A Writer’s Insight: Yxta Maya Murray

Yxta Maya Murray’s story, “The Simplest, Most Important Things” appears in the winter 2021 issue of The Southern Review. Here, she discusses her research of the Santa Susana Field Laboratory, how the unseen past of a place can impact the present, and the limitations of law, art, and empathy.

Shakirah Peterson, Editorial Assistant: This story is premised on the 2006 Santa Susana Field Report. Can you tell us more about what the report entails? What inspired you to use this document to write this story?

Yxta Maya Murray: In the Fall of 2019, when Los Angeles and Ventura County roiled from the Saddleridge, Tick, Getty, and Easy fires, I began researching the history of drought and wildfire in Southern California. Somewhere in my readings, I found an article expressing concern that the 2018 Woolsey Fire had spread radionuclide contamination in Simi Valley, and I did not know what the heck that could mean. Though I have lived in the San Fernando Valley since 1995, I had no idea that I lived forty minutes from the site of a 1959 nuclear reactor meltdown that had never been fully cleaned up. From that moment, the Santa Susana Field Laboratory, the one-time site of the doomed Sodium Research Experiment (an experimental reactor), became a particular fixation of mine. I found eventually the ’06 Santa Susana Field Report, undertaken by an advisory panel, and a 2011 Department of Energy report setting forth anonymous interviews the DOE had taken of former employees at Santa Susana.

The ’06 report sets forth a breathtaking tale of catastrophic errors that occurred in 1959: One of the experimental aspects of the SRE was the use of the chemical tetralin, which wound up clogging up the interior workings of the reactor and preventing it from cooling down. As a result, the fuel elements in the reactor melted and sent radioactive gases throughout the chambers of the building hosting the SRE. Panic reigned at SSFL for weeks after. Last-ditch efforts to contain the meltdown’s effects included men scrubbing down the building with Bactine and Kotex menstrual pads and venting the gases, at night, into the surrounding atmosphere. The ’06 report, which lambasted these errors, as well as the failure to notify the surrounding community of what happened for twenty years, is riveting, and offered the origins of “The Simplest, Most Important Things.”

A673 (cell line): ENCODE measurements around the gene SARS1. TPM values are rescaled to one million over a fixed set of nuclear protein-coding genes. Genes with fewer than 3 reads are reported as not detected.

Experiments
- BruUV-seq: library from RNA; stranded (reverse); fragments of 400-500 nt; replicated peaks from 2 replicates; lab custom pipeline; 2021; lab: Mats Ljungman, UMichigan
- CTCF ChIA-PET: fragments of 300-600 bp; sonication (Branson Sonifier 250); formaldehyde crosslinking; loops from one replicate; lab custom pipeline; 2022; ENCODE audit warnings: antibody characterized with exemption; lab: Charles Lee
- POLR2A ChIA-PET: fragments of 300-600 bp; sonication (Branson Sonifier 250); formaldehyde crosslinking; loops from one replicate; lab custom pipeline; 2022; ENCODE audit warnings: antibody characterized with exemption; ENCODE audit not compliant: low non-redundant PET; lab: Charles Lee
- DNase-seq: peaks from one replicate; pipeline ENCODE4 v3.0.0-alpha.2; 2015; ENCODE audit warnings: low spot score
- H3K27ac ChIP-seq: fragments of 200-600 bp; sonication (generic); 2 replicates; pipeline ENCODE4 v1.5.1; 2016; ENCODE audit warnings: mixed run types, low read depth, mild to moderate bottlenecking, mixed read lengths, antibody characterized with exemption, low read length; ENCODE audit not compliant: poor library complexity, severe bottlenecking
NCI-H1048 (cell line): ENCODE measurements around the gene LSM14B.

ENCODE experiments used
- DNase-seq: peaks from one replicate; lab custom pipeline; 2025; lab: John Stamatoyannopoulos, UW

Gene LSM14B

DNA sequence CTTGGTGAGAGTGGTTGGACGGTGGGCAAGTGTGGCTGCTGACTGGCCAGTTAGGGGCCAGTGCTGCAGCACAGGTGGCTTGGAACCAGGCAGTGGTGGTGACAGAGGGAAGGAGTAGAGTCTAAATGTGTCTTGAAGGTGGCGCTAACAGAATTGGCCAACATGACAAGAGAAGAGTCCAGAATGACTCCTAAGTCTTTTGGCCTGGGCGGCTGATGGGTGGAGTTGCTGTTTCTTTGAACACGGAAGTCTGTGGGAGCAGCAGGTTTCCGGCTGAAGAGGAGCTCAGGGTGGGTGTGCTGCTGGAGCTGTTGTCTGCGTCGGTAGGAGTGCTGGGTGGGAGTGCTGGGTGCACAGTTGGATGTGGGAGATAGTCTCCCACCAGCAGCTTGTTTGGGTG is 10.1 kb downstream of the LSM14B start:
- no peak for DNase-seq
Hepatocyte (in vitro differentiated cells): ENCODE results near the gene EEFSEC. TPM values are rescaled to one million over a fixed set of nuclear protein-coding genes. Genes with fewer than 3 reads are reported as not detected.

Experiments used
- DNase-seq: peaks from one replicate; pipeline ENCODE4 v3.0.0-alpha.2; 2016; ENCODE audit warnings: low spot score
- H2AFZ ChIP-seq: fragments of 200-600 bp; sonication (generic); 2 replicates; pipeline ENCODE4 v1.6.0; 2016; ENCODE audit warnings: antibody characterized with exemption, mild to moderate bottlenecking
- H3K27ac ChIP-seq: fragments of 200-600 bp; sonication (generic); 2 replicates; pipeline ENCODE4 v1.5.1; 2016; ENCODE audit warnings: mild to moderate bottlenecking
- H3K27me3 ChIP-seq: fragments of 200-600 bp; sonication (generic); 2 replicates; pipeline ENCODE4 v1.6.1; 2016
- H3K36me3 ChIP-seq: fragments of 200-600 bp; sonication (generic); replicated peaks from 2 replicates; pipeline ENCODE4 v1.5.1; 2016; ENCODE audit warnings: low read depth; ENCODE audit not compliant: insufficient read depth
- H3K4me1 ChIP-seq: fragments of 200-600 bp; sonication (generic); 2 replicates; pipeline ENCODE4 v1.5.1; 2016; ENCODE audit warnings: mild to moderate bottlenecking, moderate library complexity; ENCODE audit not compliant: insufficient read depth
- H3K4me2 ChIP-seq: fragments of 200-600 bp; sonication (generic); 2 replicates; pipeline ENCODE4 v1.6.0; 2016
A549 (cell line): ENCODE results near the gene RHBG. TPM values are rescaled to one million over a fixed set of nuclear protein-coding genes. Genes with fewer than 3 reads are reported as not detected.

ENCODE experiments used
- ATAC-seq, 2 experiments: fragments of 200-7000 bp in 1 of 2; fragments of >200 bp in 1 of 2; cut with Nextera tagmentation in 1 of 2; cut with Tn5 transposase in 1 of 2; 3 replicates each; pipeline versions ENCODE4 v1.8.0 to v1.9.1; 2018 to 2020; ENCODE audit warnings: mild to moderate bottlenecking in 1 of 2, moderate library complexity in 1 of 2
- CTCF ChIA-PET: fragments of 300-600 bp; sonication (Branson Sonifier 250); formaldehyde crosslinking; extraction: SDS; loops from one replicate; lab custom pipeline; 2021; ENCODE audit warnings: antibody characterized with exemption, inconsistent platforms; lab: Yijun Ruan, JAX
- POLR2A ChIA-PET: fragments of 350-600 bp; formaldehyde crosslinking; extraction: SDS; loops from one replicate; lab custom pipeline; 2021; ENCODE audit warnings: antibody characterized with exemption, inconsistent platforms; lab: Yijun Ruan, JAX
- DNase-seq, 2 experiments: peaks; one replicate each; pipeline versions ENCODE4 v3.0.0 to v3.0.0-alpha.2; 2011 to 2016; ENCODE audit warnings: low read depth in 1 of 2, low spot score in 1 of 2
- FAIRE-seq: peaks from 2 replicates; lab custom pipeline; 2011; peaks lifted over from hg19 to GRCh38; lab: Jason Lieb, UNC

SP: I am intrigued by the realistic details added to this story. For example, Elisa states that she used an “IBM Selectric typewriter” to write a report on the “Sodium Reactor Experiment”. How much research did you conduct to add such intricate details to this story?

YMM: Much of the specifics about SSFL itself comes from the 2011 DOE interviews that I mention above. Dozens of former employees told their stories in this dossier. Precious details such as the kind of typewriters the SSFL’s secretaries used, the flimsy jumpsuits worn by tech workers during clean-ups, and the on-campus ponds that were home to strangely silent birds and other, damaged, wildlife vibrate through this document. Many interviewees also described their lack of fear during their employment there, despite the fact that two more fuel breakages occurred at SSFL, one in ’64 and one in ’69. But, at the same time, the interviewees mourned the loss of co-workers to cancer, though the names of the deceased were redacted from the dossier. One interviewee said: “JKL, the project manager, is dead. The shift manager, MNO, is dead. Another guy I worked with, PQR is dead. All cancer related deaths.” Another interviewee, who apparently was not of color, described a co-worker as a “black gentleman” (it’s the only time the term “gentleman” is used in the interviews) who came down with beryllium poisoning, and who apparently died from that exposure.

I realized while reading these interviews that Santa Susana was a site of trauma connected to World War II (Wernher von Braun worked there for a time) and the Cold War. It also functioned in the era of Jim Crow, whose long-ranging and potentially never-ending effects would later be felt in the Simi Valley-based Rodney King trial in 1993.

The dynamics of SSFL worker exploitation, the intimations of racism divined from between the lines of the interviews, and the interviewees’ efforts to articulate the unspeakable moved me to no end, particularly as I experienced cancer myself from 2001-2015, as have all the members of my immediate nuclear family. I learned so much researching this area of history, including how atrocities of this kind do not exist in isolation, but are attached to a wider spectrum of state and social wrongs.